• There are four Londons which exist in parallel universes: Grey, Red, White, and Black. Grey is our own London in 1819, during the reign of Mad King George III, and is a place of little magic. Red is rich in magic in resources, and is ruled by a just and good king and queen. White is a place starving for magic (which equals power), and seeks to dominate it rather than work with it. And Black has been destroyed, having been eaten up by magic running wild, and leading to the sealing off of the other world from each other by Red London.
  • The story centres on Kell, who delivers messages from the royal family in Red London to the ones in Grey and White, and illegally smuggles artifacts between worlds for his own collection, and for those interested in such trinkets.
  • He mistakenly acquires an artifact from Black London and brings it to Red, where he is attacked and is forced to escape to Grey. With Lila’s help, he must return it to Black London, while being pursued by enemy forces.


Elements that Furrowed my Field:

  • I felt that the concept, which drew me to it initially, was unique. The role of rare, dangerous blood magic has been seen in fantasy literature, and parallel worlds is a key feature in sci fi novels, but bringing them together worked so well, and with such effective simplicity.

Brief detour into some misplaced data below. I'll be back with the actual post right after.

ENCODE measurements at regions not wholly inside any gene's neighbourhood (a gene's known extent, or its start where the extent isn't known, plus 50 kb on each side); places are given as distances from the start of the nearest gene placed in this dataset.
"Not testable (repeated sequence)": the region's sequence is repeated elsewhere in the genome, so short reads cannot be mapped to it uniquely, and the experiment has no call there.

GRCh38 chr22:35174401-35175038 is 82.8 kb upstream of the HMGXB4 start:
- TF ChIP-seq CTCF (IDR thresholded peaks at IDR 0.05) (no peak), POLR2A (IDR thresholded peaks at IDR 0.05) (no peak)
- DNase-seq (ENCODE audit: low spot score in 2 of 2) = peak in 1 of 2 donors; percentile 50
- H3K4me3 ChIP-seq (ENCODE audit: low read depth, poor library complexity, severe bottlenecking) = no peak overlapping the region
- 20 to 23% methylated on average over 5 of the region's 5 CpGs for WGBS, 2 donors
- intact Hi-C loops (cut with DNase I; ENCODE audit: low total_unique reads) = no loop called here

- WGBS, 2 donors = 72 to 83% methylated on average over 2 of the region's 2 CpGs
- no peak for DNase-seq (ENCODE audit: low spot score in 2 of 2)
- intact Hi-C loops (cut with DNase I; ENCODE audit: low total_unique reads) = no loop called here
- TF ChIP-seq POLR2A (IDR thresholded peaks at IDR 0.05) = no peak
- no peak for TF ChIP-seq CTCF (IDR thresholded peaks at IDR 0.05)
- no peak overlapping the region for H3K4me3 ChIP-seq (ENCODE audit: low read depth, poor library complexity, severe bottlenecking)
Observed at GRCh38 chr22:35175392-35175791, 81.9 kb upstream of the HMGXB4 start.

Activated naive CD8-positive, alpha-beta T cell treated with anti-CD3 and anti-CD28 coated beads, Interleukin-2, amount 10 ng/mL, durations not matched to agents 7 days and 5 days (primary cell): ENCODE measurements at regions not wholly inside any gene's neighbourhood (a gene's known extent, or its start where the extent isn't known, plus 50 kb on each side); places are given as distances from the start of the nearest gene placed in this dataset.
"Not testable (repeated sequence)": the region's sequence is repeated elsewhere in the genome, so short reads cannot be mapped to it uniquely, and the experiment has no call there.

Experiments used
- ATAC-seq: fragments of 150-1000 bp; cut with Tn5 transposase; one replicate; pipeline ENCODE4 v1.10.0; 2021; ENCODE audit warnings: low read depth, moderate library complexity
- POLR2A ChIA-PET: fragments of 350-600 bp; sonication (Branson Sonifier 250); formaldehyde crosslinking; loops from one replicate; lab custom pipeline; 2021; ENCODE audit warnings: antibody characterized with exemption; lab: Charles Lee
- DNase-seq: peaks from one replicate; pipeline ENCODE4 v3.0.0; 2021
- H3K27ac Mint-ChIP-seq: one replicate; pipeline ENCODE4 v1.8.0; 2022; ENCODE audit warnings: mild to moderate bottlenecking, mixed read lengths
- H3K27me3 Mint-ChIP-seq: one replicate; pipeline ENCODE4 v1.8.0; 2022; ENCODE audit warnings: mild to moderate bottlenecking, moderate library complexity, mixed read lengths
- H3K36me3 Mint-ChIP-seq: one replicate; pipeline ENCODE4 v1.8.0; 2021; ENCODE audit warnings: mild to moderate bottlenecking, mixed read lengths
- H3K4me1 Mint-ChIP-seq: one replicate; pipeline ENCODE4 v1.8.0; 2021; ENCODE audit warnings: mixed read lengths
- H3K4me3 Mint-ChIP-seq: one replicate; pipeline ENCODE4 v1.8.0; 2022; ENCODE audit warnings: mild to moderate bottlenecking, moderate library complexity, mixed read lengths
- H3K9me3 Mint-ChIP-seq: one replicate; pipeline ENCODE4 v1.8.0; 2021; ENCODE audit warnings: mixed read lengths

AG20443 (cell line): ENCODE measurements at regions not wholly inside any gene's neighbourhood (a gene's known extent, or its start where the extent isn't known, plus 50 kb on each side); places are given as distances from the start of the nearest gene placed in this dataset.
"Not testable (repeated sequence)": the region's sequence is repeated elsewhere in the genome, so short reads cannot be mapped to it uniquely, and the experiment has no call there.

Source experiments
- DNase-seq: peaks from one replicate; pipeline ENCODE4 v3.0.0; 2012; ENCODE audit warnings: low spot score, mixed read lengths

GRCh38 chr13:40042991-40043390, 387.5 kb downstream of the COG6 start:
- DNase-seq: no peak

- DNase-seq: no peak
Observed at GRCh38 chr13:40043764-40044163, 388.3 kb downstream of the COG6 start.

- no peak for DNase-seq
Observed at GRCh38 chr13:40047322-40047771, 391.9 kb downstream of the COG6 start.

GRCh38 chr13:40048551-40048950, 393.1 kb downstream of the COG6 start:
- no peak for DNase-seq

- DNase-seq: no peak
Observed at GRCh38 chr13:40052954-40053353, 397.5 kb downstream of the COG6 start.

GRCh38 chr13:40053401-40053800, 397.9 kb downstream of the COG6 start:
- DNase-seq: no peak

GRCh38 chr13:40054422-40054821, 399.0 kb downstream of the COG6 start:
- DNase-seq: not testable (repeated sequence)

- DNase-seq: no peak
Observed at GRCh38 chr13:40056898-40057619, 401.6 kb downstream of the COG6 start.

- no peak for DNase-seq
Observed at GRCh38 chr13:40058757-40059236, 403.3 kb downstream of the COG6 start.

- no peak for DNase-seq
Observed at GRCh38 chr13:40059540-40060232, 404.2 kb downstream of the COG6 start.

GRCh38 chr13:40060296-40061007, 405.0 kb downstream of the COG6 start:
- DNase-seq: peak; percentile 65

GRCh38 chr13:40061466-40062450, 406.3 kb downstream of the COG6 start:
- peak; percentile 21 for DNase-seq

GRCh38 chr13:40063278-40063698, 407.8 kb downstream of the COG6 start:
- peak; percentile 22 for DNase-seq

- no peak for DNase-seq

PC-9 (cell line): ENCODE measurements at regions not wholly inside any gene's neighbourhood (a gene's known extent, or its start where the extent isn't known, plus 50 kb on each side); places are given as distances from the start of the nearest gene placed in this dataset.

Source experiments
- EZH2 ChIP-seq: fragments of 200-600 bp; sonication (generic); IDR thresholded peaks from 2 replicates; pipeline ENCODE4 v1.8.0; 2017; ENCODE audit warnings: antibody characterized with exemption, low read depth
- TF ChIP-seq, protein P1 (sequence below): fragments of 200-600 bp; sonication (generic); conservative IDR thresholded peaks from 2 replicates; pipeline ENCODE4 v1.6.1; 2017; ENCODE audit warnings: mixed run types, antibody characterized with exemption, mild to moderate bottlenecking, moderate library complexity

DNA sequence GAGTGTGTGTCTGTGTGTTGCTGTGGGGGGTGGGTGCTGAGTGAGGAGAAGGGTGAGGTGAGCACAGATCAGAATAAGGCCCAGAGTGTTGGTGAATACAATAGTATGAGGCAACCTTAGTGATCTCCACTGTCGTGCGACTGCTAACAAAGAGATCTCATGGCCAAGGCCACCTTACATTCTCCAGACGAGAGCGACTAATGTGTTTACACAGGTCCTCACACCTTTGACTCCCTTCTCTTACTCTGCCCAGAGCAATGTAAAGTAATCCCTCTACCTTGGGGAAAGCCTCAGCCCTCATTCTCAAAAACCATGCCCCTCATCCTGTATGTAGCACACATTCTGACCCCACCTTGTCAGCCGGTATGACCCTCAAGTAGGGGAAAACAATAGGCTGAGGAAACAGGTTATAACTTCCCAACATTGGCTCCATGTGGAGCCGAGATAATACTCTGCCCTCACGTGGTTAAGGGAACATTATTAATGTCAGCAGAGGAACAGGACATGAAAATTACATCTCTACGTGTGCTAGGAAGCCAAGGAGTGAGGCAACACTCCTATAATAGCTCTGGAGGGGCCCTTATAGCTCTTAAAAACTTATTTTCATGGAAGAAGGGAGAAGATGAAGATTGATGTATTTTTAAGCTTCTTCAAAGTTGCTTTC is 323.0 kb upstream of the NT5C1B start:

• The structure of the book is logical and works well. The first third or so builds up the world itself and introduces all the characters, so we know where we are before all the action kicks off, and we can then sit back and enjoy the ride.
  • The flipping of the narrative (standard third person format) between Kell and Lila (and occasionally other characters) works well, mostly because both of the characters are compelling and very different, and Schwab really manages to find the most gripping moments to switch.


Elements that Furrowed my Brow:

  • The plot is very fast-moving, and in some cases, it would have been nice to linger in places. At one point, a masquerade is held to celebrate Prince Rhy’s birthday, and Lila manages to land herself in a swanky male costume (as she is want to do). Instead of her immediately getting on with furthering the plot, it would have been nice to see her interacting in her usual sassy manner with all the posh guests.
  • While the book wraps the plot up very neatly at the end, it would have been nice to see elements of what will come in the next book, although this might just be how I like to read a series.



  • Nice world(s), and great characters who I definitely want to meet again. I will definitely be purchasing the sequel, A Gathering of Shadows, sometime soon.


I hoped you liked my review! Have you read A Darker Shade of Magic? Do you agree with what I’ve said, or not? If you haven’t read it, does it sound like something that might butter your crumpet? Let me know!

Check back next week for my review of The Secret History by Donna Tartt, thank you for reading 🙂